Sara Silvestri is completing her Ph.D. at the University of Cambridge, Centre of International Studies, where she has been awarded an Economic and Social Research Council (ESRC) postdoctoral fellowship for 2006. She also lectures on political Islam and international relations at the University of Bristol. This article draws on “The Situation of Muslim Immigrants in Europe in the Twenty-first Century. The Creation of National Muslim Councils,” in Crossing Over, ed. Holger Henke (Lanham: Lexington, 2005).


1 These considerations are based on author’s conversations with Moroccan nationals and diplomats, in London and Rome, between 2003 and 2004.
2 Intesa is the technical term, in the Italian Constitution, to define an official agreement between the state and a religious group.
3 Further reflections on the implications of this initiative will be addressed at a later stage in a section dedicated to Italy.
4 For some reason he keeps calling them islamici (“Islamic”) instead of musulmani (“Muslims”).
5 Interview by Paolo Galimberti, El Pais (Internacional), 28 February 2004. Translation by author.
6 Council of the European Union, Statement on Interfaith Dialogue and Social Cohesion1 [5983/03 – JAI 373], 10 December 2003.
7 The texts are available in COMECE, Islam en Europe, Légilsation relative aux Communautés Musulmanes (Brussels, 2001).
8 This name was deliberately chosen because it constitutes a pun reminiscent of the name of the tribe of the Prophet Muhammad.
9 For detailed accounts of the stories of power struggle, fractures, and alliances of the four Italian Muslim groups and their relations with sympathizers and with the Italian state, see Stefano Allievi, “Organizzazione e potere nel mondo musulmano: il caso della comunità di Milano,” in I musulmani nella società europea, by Jacques Waardenburg, Sami A. Abu-Salieh, Mohammed Salhi, et al. (Turin: Edizioni della Fondazione Giovanni Agnelli, 1994), 157–175; Renzo Guolo “La rappresentanza dell’islam italiano e la questione delle intese,” in Musulmani in Italia. La condizione giuridica delle comunità islamiche, ed. Silvio Ferrari (Bologna: il Mulino, 2000); and Magdi Allam, “La mappa dell’islam italiano,” in Islam, Italia, ed. Roberto Gritti and Magdi Allam (Milan: Guerini e Associati, 2001), 41–69.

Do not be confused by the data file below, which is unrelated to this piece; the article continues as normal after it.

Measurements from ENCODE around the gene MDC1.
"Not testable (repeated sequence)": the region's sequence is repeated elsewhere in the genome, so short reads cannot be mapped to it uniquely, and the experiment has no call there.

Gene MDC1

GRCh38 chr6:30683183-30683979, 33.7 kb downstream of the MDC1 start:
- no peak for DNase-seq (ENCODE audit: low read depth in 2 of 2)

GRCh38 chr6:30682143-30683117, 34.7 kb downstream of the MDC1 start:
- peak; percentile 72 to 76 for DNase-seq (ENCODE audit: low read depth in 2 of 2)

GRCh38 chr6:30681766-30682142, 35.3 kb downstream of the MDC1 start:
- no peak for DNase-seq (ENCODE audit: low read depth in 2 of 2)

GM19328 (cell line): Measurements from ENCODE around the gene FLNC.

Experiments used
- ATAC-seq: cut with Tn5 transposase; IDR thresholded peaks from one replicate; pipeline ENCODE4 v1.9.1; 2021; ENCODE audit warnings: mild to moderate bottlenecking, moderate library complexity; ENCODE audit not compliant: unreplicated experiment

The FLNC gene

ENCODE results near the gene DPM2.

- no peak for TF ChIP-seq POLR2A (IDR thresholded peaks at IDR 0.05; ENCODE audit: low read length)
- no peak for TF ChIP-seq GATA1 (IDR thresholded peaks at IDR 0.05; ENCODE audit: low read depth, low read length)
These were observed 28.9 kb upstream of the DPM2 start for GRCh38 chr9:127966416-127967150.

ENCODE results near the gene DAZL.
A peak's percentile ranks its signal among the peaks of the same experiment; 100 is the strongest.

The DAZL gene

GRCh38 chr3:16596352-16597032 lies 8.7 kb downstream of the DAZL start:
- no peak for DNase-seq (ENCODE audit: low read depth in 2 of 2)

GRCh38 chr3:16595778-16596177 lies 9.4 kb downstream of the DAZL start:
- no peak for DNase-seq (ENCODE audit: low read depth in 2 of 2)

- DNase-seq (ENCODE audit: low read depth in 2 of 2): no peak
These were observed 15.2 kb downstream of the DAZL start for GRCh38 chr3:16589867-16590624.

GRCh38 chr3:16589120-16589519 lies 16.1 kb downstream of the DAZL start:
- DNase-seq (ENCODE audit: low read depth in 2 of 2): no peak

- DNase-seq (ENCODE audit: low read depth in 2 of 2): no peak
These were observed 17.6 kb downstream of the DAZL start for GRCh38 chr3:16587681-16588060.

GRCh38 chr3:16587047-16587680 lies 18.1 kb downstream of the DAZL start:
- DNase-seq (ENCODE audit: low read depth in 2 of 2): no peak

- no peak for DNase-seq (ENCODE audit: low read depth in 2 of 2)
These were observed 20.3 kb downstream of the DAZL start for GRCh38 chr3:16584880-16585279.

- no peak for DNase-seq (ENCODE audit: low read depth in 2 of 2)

10 The full texts of the intese are published in COMECE, Islam en Europe. Législation relative aux Communautés Musulmanes (Brussels, 2001). Cf. also Fouad Allam, “L’Islam contemporaneo in Europa e in Italia fra affermazione identitaria e nuova religione minoritaria,” in Secondo Rapporto sull’Integrazione degli Immigrati in Italia, ed. Giovanna Zincone for Commissione per le politiche di integrazione degli immigrati (Bologna: il Mulino, 2001), 577–611 and, in the same volume, “Appendice. Il disegno di legge governativo sulla libertà religiosa,” 612–19.
11 Silvio Ferrari, Filippo Corbetta, and Gianluca Parolin, “The Situation of Muslims in Italy,” in Monitoring the EU Accession Process: Minority Protection Volume II. Case Studies in Selected Member States, by Open Society Institute (Budapest and New York: Open Society Institute, 2002), 265.